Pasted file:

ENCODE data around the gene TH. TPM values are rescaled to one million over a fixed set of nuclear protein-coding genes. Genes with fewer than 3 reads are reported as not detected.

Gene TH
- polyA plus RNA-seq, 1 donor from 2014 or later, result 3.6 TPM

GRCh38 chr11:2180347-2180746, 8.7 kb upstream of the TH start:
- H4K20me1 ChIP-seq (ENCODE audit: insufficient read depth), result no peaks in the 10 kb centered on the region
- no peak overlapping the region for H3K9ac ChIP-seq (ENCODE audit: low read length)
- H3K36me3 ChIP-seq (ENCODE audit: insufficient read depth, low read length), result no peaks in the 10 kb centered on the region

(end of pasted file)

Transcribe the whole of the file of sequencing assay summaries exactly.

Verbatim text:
ENCODE data around the gene TH. TPM values are rescaled to one million over a fixed set of nuclear protein-coding genes. Genes with fewer than 3 reads are reported as not detected.

Gene TH
- polyA plus RNA-seq, 1 donor from 2014 or later, result 3.6 TPM

GRCh38 chr11:2180347-2180746, 8.7 kb upstream of the TH start:
- H4K20me1 ChIP-seq (ENCODE audit: insufficient read depth), result no peaks in the 10 kb centered on the region
- no peak overlapping the region for H3K9ac ChIP-seq (ENCODE audit: low read length)
- H3K36me3 ChIP-seq (ENCODE audit: insufficient read depth, low read length), result no peaks in the 10 kb centered on the region